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Posted on 27-03-2020

The impact of coronavirus on Schengen borders

27-03-2020

The 26 countries of the Schengen Area are only meant to reintroduce border controls between themselves in specific circumstances, and for strictly limited periods of time. In recent weeks, many of the Schengen states have reintroduced border controls, notifying them to the European Commission on the grounds of an immediate threat to public policy as a result of the spread of coronavirus. This infographic shows the latest situation in respect of border controls put in place at internal borders within ...

The 26 countries of the Schengen Area are only meant to reintroduce border controls between themselves in specific circumstances, and for strictly limited periods of time. In recent weeks, many of the Schengen states have reintroduced border controls, notifying them to the European Commission on the grounds of an immediate threat to public policy as a result of the spread of coronavirus. This infographic shows the latest situation in respect of border controls put in place at internal borders within the Schengen Area.

The ‘general escape clause’ within the Stability and Growth Pact: Fiscal flexibility for severe economic shocks

27-03-2020

An important element of the response to the COVID-19 pandemic will come from European Union (EU) Member States in the form of fiscal intervention. At the same time, Member States are constrained by the fiscal rules in place at both EU and national level. The Stability and Growth Pact contains two clauses allowing Member States to undertake appropriate budgetary measures, within the Pact, in the face of exceptional circumstances. The first is known as the 'unusual events clause', while the second ...

An important element of the response to the COVID-19 pandemic will come from European Union (EU) Member States in the form of fiscal intervention. At the same time, Member States are constrained by the fiscal rules in place at both EU and national level. The Stability and Growth Pact contains two clauses allowing Member States to undertake appropriate budgetary measures, within the Pact, in the face of exceptional circumstances. The first is known as the 'unusual events clause', while the second is termed the 'general escape clause'. In essence, the clauses allow deviation from parts of the Stability and Growth Pact's preventive or corrective arms, either because an unusual event outside the control of one or more Member States has a major impact on the financial position of the general government, or because the euro area or the Union as a whole faces a severe economic downturn. As the current crisis is outside governments' control, with a major impact on public finances, the European Commission noted that it could apply the unusual events clause. However, it also noted that the magnitude of the fiscal effort necessary to protect European citizens and businesses from the effects of the pandemic, and to support the economy in the aftermath, requires the use of more far-reaching flexibility under the Pact. For this reason, the Commission has proposed to activate the general escape clause. With the Council having endorsed the Commission communication, a deviation from the medium-term budgetary objective or from the appropriate adjustment path towards it may be allowed for Member States, during both the assessment and the implementation of Stability or Convergence Programmes. In the corrective arm of the Pact, the clause will allow an extension of the deadline for the Member States to correct their excessive deficits under the excessive deficit procedure, provided those Member States take effective action as recommended by the Council.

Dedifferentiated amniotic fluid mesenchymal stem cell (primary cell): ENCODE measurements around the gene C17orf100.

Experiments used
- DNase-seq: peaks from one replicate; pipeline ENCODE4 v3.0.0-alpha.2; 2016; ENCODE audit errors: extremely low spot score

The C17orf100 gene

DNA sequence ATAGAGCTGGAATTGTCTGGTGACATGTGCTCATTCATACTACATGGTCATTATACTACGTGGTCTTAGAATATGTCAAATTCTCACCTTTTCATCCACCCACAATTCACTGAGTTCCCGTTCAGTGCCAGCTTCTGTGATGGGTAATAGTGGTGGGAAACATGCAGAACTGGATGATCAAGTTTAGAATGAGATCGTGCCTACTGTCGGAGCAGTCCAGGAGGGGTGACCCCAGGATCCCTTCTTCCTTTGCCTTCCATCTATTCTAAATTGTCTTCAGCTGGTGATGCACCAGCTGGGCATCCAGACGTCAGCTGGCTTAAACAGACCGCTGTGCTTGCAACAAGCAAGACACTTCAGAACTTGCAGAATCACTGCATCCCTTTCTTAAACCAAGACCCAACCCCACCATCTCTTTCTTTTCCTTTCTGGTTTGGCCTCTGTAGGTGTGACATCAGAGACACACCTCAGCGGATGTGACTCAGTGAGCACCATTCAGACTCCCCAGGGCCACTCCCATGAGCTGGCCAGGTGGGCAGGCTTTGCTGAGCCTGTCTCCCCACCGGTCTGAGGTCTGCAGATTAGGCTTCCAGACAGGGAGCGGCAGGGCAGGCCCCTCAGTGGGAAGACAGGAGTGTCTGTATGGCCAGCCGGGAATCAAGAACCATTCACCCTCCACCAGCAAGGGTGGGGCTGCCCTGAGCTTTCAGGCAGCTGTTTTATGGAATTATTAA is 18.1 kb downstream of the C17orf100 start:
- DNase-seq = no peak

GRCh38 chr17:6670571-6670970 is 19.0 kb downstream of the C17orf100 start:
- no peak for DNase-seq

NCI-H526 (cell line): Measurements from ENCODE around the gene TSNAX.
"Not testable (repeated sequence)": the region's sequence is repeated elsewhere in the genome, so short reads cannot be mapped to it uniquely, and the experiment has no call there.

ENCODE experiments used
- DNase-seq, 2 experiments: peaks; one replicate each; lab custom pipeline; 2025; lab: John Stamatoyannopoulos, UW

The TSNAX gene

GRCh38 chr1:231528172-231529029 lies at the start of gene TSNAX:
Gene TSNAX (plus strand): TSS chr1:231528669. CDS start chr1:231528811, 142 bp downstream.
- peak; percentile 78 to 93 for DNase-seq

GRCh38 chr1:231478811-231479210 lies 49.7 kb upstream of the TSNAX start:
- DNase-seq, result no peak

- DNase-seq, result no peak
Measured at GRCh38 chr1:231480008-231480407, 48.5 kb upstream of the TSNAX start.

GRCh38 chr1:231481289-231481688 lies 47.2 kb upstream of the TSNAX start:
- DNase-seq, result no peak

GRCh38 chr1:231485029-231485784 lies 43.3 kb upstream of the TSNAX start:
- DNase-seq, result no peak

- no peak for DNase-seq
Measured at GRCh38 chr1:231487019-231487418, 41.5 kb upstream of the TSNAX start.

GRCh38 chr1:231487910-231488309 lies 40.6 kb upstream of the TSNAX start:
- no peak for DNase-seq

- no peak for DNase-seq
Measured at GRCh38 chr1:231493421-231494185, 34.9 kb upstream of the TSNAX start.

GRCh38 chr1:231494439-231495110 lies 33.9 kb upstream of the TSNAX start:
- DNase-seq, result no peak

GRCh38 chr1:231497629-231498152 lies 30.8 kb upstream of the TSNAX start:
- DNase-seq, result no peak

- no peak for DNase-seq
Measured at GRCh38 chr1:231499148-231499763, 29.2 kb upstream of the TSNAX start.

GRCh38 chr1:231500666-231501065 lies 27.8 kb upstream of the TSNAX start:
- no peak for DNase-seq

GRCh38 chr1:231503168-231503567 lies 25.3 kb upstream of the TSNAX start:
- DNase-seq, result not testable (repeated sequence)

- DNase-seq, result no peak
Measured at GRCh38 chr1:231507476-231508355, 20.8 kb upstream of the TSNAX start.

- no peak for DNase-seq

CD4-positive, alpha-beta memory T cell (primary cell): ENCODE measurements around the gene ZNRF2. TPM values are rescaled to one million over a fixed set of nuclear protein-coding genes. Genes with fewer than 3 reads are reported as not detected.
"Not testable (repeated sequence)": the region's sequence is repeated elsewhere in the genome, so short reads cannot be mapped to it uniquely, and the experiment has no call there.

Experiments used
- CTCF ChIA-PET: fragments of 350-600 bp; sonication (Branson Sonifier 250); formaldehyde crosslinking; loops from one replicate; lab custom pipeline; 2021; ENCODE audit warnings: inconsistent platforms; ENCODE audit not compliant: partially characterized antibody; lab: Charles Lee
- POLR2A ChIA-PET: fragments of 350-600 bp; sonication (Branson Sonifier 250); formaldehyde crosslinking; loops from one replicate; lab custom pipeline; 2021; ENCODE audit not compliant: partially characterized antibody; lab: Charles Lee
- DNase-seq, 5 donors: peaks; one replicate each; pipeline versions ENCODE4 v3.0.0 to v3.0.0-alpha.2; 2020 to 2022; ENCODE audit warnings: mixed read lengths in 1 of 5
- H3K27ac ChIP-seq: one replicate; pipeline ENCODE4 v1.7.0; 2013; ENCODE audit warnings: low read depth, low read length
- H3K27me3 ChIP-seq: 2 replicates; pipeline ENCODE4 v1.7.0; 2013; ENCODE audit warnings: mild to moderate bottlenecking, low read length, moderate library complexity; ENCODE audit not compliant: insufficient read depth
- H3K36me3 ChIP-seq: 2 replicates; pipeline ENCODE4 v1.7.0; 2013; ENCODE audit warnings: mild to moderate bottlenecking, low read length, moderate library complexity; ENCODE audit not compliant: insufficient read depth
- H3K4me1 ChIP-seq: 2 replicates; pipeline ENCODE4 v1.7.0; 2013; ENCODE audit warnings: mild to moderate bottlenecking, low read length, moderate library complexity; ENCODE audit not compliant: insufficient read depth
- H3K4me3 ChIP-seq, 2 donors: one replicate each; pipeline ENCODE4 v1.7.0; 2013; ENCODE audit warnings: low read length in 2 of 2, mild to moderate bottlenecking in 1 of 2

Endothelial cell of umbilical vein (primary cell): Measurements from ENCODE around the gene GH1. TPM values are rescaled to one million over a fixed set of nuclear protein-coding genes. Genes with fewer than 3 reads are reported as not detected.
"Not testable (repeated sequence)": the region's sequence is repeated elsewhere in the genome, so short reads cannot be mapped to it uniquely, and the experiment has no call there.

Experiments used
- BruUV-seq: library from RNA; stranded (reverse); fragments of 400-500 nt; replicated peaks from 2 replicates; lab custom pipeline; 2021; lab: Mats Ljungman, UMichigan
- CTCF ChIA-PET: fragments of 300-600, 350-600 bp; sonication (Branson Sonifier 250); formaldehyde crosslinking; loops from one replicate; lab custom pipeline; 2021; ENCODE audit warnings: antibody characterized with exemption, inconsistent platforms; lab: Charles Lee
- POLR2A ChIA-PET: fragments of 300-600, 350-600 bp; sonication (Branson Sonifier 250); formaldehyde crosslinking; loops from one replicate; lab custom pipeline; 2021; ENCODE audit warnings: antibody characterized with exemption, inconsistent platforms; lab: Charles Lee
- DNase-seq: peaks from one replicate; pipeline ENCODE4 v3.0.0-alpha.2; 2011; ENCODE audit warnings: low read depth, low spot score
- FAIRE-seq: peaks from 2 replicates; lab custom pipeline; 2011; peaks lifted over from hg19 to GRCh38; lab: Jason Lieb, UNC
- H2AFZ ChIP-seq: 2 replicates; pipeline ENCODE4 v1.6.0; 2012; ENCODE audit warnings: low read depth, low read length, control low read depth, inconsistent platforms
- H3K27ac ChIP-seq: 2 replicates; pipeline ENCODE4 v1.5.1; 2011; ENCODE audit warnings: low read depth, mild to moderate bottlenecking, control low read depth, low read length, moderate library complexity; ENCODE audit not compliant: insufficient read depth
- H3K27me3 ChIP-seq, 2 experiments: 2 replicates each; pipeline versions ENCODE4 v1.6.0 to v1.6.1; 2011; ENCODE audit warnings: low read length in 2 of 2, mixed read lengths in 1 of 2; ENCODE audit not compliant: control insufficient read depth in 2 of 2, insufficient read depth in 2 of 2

The EUCO as crisis manager the COVID 19 pandemic: Similarities and differences to previous crises

27-03-2020

The COVID-19 outbreak confronts the European Union with a severe crisis, affecting both individual EU citizens’ lives and society as a whole. Due to its role and centrality in the EU's institutional framework, the European Council is once again called upon to exercise its crisis-management role. Similarities can be drawn with past crises as regards both short and long-term responses. The main difference to previous crises, for instance, in the economy or on migration, which impacted a limited number ...